We are extensively working with co-simulation, where models from multiple simulation tools are coupled into a composite model and simulated together.

With co-simulation, models from multiple simulation tools are coupled into a composite model and simulated together. This offers several advantages:

  1. The most suitable tool can be used for each part of the model

    Most simulation tools are tailor-made for a certain kind of simulation. With co-simulation, each part of the composite model can be simulated using a tool specialized for that particular modelling domain.

  2. Co-operation is facilitated

    Different simulation tools are popular in different organizations, departments or sectors. There is usually a large investment in existing models and trained staff. With co-simulation, all partners in a project can keep using their existing tools and hence preserve their investments.

  3. Improved modularity

    It is often desirable to use different models for the same part of the system. A slow but detailed model can for example be replaced with a faster but simplified version depending on performance requirement. Co-simulation makes it possible to replace one sub-model while leaving the rest of the composite model unchanged.

  4. More accurate boundary conditions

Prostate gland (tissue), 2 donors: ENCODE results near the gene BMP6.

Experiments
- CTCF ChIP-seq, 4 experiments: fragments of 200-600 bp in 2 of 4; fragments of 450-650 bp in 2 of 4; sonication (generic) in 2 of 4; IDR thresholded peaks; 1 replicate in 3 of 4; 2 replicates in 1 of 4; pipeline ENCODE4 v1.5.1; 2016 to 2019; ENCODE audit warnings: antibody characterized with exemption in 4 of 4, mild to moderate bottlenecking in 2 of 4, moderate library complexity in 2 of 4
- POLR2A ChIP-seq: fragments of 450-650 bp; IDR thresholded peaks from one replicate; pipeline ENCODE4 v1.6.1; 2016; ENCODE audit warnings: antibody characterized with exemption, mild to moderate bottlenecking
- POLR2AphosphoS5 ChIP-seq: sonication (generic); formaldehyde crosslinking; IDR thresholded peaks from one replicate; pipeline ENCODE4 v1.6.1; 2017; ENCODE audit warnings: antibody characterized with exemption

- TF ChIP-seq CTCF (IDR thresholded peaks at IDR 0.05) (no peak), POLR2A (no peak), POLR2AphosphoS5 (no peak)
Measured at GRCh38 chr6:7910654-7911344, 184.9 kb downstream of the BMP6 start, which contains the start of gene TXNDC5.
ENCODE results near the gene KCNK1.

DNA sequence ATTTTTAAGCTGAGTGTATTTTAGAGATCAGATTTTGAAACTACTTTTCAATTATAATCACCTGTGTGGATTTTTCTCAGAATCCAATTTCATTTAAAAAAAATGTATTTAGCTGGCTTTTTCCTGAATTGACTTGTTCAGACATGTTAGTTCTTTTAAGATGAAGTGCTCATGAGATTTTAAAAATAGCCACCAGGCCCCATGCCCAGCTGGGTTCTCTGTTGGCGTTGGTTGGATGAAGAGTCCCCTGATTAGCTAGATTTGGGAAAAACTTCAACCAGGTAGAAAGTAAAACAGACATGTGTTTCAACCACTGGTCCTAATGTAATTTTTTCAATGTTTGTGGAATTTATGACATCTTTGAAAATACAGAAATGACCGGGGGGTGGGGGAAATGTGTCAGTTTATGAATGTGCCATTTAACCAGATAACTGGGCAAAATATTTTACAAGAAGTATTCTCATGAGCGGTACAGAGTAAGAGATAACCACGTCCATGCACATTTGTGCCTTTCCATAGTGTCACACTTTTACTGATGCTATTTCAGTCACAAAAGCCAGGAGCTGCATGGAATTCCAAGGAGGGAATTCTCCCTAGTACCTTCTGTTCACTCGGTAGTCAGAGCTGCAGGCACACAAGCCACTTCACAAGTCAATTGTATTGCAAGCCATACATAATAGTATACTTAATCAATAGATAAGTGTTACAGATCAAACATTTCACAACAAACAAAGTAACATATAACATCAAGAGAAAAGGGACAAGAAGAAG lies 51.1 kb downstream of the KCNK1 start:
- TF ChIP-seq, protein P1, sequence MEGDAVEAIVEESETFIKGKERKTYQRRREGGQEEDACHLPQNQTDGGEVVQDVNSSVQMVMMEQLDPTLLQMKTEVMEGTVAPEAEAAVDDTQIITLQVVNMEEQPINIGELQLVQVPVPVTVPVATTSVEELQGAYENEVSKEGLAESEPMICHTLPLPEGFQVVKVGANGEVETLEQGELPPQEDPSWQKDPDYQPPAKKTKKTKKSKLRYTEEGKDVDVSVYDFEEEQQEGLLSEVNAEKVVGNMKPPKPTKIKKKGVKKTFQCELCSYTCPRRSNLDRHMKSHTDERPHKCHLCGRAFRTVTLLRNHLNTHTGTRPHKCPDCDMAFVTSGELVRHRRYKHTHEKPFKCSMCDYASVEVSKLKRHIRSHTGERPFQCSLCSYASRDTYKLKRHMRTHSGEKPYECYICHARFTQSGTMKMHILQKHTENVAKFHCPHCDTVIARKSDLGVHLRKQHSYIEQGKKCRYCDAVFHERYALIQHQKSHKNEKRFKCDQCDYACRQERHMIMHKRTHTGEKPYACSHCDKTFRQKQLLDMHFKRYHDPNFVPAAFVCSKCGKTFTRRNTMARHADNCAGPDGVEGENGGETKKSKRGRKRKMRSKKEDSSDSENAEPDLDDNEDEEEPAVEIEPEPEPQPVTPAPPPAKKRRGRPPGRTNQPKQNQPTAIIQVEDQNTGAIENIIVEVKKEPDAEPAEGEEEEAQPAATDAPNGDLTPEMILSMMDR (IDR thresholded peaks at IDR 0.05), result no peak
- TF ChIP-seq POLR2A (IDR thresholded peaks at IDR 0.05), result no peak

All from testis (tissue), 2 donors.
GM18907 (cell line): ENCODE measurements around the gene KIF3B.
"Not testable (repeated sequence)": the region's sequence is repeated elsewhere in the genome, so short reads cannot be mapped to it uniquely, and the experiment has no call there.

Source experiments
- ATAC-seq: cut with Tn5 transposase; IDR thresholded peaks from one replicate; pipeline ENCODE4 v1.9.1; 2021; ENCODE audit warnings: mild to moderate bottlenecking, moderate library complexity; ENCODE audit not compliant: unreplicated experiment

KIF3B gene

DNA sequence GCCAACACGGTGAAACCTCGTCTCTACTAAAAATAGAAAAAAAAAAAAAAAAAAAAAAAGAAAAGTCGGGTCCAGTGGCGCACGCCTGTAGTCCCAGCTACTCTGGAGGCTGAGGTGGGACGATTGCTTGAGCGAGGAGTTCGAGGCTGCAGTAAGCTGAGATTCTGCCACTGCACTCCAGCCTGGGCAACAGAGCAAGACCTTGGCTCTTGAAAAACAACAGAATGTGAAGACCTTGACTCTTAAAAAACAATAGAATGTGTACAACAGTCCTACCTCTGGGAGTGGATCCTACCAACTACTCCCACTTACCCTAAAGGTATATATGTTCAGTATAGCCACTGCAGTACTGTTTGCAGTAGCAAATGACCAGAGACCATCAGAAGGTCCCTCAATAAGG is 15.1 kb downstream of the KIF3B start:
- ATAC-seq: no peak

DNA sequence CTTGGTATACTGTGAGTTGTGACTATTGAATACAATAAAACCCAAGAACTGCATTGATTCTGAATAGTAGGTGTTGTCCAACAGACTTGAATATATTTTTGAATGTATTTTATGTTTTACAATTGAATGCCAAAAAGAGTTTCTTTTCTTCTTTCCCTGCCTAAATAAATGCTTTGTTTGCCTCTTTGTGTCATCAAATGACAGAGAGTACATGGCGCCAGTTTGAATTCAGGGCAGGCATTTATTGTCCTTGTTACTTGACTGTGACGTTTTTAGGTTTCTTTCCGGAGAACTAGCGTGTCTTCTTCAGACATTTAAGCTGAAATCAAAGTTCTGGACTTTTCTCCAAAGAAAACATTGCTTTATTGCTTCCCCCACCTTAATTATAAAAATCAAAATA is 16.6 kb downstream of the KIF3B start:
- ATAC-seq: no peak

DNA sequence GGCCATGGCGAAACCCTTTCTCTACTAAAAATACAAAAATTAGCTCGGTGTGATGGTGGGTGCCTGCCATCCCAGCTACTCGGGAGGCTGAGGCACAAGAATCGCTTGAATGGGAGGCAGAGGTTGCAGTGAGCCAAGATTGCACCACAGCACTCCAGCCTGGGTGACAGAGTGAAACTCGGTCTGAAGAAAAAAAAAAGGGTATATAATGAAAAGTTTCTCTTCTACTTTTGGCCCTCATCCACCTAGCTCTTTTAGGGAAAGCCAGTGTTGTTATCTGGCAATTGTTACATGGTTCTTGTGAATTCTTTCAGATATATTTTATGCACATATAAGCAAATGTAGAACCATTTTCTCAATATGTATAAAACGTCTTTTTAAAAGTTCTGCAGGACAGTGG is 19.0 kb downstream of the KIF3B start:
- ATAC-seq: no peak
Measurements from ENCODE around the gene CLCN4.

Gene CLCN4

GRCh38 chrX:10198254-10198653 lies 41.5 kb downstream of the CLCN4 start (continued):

Accurate boundary conditions, such as for example the load acting on a hydraulic piston, is often difficult to model in a single simulation tool. Co-simulation makes it possible to model this using a model from another simulation tool.

Numerically robust decoupling

A common issue with co-simulation is numerical stability. Decoupling a model into several sub-models induces time delays, which can cause numerical errors. One way to solve this is to introduce physically motivated time delays directly into the model equations. In this way, no numerical decoupling is required. This is the basic idea behind transmission line modeling (TLM).

Extensive compatibility

A co-simulation framework needs to support a wide range of tools. The best way to achieve this is to support open standardized interfaces such as the Functional Mock-up Interface (FMI). There is ongoing research in investigating and ensuring compatibility between TLM and FMI.

Multi-domain co-simulation

Effective co-simulation requires coupling of models from different domains, such as system simulation, multi-body mechanics and finite element models. It could also be of interest to couple time-driven and event-driven simulation tools.

Open Cyber-Physical System Model-Driven Certified Development

Cyber-physical systems put increasing demands on reliability, usability and flexibility while, at the same time, lead time and cost efficiency are essential for industry competitiveness. Tools and environments for model-based development of cyber-physical systems are becoming increasingly complex and critical for the industry: tool interoperability, vendor lock-ins, and tool life-cycle support are some of the challenges.